Subscriber OnlyScience

Rugby World Cup: Several mathematical challenges in the design of tournaments

That’s Maths: Knockout tournaments are dramatic in that each match results in immediate elimination of the losing team

On September 8th, I opened The Irish Times to find an A2 Poster with the programme for the Rugby World Cup. The plan showed the 20 teams who must do battle in which ultimate triumph requires survival through the preliminary rounds and victory in the quarter-finals, semi-finals and the final climax. We have reached the quarter-finals on seven occasions; this time, we are among the favourites to win the Webb Ellis Trophy.

Competing countries are divided into four pools of five teams. Teams in each pool play one another in a round-robin, with the top two teams advancing to the knockout stage. Our first big challenge is to get out of Pool B, which includes three of the top five teams, Ireland, South Africa and Scotland. We have already played and beaten Romania and Tonga. Only two of the five teams in each pool will advance.

Ensuring fair play

The design of tournaments presents several mathematical challenges. Ideally, the competition should determine the best team with a high probability, the final rankings should mirror the relative skills of the teams and spectators should enjoy exciting matches, culminating in a nail-biting final between the two best teams. There are several other constraints, and the structure of the tournament should reflect these.

The two basic patterns are round-robin tournaments and knockout tournaments, each having strengths and weaknesses. In a round-robin, each team plays each of the others once. In theory, this is the fairest way to determine the best team in the group.


The system is also better for ranking the teams, not just determining the winner. However, with many teams, these tournaments require large numbers of matches, increasing quadratically with size. For 20 teams, 190 matches are needed if each team plays each other once. The tournament could take months.

Brief and brutal

Knockout tournaments are more dramatic and can produce very exciting matches. Each match results in immediate elimination of the losing team, so the knockout is a brief and brutal scheme. With 20 teams, the match count is only 10 per cent of the round-robin count and increases linearly with the number of teams. With so many conflicting expectations, compromise is essential and, in their wisdom, the World Rugby Council has decided on a hybrid system of a round-robin followed by a knockout.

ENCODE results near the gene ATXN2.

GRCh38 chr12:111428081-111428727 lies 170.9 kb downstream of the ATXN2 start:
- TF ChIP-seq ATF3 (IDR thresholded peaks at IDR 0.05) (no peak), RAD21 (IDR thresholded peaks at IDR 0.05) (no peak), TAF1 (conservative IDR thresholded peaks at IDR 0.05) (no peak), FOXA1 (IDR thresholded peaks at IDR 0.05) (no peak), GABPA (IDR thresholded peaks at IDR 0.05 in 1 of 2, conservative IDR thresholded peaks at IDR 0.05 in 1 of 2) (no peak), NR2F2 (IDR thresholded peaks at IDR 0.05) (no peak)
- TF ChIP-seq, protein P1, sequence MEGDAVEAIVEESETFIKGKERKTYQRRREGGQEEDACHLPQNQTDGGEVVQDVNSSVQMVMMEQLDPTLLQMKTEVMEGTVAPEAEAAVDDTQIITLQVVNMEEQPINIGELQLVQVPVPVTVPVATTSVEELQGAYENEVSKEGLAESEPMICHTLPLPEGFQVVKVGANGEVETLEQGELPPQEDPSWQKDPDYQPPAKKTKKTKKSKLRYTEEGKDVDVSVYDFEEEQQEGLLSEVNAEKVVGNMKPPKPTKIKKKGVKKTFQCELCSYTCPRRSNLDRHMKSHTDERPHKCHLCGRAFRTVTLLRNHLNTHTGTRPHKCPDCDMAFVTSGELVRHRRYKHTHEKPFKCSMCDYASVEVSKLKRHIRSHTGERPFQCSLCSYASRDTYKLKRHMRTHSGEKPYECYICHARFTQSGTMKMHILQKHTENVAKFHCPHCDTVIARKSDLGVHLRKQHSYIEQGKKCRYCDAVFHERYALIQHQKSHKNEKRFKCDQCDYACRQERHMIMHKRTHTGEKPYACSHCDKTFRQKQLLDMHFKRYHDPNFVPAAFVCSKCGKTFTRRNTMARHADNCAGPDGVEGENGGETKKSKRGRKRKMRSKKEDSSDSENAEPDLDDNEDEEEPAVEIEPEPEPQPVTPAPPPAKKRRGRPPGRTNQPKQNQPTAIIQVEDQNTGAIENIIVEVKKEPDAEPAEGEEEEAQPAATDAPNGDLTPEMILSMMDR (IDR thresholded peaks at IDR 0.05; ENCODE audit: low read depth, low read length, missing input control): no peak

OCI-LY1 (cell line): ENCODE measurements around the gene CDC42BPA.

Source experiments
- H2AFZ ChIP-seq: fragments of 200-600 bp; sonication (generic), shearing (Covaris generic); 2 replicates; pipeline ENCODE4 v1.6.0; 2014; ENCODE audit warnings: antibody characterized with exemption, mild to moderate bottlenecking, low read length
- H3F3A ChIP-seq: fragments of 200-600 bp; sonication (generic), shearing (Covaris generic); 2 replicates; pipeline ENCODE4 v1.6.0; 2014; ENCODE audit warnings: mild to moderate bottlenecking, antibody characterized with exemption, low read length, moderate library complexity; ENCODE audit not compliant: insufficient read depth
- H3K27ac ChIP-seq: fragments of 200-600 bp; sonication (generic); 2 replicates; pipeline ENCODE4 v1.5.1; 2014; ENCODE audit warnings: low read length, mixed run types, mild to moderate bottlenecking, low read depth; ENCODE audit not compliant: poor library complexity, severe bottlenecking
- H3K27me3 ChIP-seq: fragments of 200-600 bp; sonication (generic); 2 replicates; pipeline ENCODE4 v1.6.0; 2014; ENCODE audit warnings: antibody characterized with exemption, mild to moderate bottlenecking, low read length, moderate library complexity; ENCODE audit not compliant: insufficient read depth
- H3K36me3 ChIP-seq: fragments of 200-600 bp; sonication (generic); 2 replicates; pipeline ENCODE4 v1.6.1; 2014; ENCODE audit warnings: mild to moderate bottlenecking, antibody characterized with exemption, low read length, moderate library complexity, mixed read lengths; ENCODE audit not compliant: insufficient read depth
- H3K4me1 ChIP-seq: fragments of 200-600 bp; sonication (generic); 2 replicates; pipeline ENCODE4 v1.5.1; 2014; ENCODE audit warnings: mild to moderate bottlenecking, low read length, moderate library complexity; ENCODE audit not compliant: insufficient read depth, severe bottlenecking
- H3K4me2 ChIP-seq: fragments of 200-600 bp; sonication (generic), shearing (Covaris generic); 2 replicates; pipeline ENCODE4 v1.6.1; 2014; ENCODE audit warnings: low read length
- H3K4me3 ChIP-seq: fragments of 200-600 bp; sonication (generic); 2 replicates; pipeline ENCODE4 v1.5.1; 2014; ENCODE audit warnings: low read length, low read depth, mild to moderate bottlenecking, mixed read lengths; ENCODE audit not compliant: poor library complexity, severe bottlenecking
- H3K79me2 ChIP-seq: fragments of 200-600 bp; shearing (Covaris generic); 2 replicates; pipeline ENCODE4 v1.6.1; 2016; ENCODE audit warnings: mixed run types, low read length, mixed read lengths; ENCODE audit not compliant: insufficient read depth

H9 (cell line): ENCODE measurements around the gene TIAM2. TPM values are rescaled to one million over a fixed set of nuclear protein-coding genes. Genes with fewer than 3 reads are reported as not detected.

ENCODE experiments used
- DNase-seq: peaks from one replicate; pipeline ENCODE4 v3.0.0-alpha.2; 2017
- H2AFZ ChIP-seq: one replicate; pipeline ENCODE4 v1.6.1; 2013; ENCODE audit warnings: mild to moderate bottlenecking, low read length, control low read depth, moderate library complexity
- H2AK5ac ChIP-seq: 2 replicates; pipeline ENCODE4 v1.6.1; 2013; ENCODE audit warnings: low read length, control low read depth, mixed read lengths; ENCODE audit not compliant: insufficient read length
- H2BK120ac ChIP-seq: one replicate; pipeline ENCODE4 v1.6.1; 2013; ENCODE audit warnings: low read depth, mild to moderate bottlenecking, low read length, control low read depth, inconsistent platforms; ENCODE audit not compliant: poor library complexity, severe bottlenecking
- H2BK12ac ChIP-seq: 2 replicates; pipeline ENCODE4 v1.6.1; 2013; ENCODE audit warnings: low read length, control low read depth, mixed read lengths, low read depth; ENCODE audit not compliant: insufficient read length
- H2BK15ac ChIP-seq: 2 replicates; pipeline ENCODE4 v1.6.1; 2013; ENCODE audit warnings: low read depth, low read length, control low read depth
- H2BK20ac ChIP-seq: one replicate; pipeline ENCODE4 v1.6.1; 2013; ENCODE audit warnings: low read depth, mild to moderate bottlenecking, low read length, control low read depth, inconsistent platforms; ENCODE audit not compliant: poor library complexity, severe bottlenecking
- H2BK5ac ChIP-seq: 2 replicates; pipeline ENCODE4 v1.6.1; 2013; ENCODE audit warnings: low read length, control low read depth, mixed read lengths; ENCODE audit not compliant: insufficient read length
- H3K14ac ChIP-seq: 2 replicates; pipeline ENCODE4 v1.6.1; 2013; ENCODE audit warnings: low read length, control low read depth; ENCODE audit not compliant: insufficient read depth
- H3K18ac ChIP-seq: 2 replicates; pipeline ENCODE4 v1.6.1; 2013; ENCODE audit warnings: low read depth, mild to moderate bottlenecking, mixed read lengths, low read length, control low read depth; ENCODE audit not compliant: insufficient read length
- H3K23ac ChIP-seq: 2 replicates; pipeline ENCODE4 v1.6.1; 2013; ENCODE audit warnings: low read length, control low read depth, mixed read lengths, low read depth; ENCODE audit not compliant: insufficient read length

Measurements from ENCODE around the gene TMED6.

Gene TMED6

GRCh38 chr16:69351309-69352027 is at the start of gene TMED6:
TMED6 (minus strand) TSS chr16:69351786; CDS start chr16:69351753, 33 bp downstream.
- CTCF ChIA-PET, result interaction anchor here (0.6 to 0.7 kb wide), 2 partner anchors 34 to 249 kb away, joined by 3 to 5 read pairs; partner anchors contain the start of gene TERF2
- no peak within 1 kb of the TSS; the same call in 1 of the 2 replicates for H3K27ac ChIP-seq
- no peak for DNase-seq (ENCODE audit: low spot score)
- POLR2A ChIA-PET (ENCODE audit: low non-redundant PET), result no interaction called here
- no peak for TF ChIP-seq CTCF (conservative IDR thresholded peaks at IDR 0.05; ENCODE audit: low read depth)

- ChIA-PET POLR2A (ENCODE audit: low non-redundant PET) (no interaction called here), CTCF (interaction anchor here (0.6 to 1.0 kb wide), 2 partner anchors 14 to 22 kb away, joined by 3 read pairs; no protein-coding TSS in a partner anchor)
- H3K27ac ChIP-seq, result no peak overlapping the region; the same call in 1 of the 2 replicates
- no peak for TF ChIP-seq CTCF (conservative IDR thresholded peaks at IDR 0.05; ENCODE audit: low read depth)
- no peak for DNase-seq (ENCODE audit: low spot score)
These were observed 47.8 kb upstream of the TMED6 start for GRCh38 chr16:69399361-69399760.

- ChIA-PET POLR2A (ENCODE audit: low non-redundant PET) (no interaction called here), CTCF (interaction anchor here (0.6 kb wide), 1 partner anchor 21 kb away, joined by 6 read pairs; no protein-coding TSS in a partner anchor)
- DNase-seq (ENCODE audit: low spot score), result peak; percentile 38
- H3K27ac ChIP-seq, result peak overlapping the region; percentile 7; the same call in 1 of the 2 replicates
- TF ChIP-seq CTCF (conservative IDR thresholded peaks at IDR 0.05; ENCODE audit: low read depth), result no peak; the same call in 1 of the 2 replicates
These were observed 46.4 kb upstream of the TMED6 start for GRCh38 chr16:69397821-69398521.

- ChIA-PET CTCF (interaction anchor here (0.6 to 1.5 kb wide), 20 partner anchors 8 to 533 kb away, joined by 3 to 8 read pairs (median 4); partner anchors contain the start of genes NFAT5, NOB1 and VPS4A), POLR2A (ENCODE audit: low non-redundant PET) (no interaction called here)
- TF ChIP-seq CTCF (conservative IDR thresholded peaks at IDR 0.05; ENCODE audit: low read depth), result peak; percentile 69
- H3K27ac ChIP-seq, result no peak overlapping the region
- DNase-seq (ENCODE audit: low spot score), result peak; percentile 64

At the pool stage, a match won is worth four points, a draw is worth two and losses are worth zero. Bonus points are also awarded for scoring a minimum number of tries or for losing by a narrow margin. If two teams are level on points, tie-breaking criteria determine their final positions.

With eight teams advancing from the pools, the knockout stage has three rounds. There is also a play-off for third place making a total of 48 matches in the tournament. In each match tied at 80 minutes, extra time is played. If the scores are still tied, a sudden-death period will be played. If there is still no change, a kicking competition determines the winner.

A simple puzzle: in a pure knockout contest with 20 teams, calculate the minimum number of matches to select a winner. Easy: Ten first-round matches leave 10 teams; five in the second leave five; two third-round matches with a team getting a bye leave three; one lucky team getting a bye, the fourth round – the semi-final – eliminates one; the two remaining teams compete in the final. So, the count of matches comes to 19.

But there is a much simpler solution: every match produces a “loser” and, with 20 teams, there are 19 losers!

  • Peter Lynch is emeritus professor at the School of Mathematics & Statistics, University College Dublin. He blogs at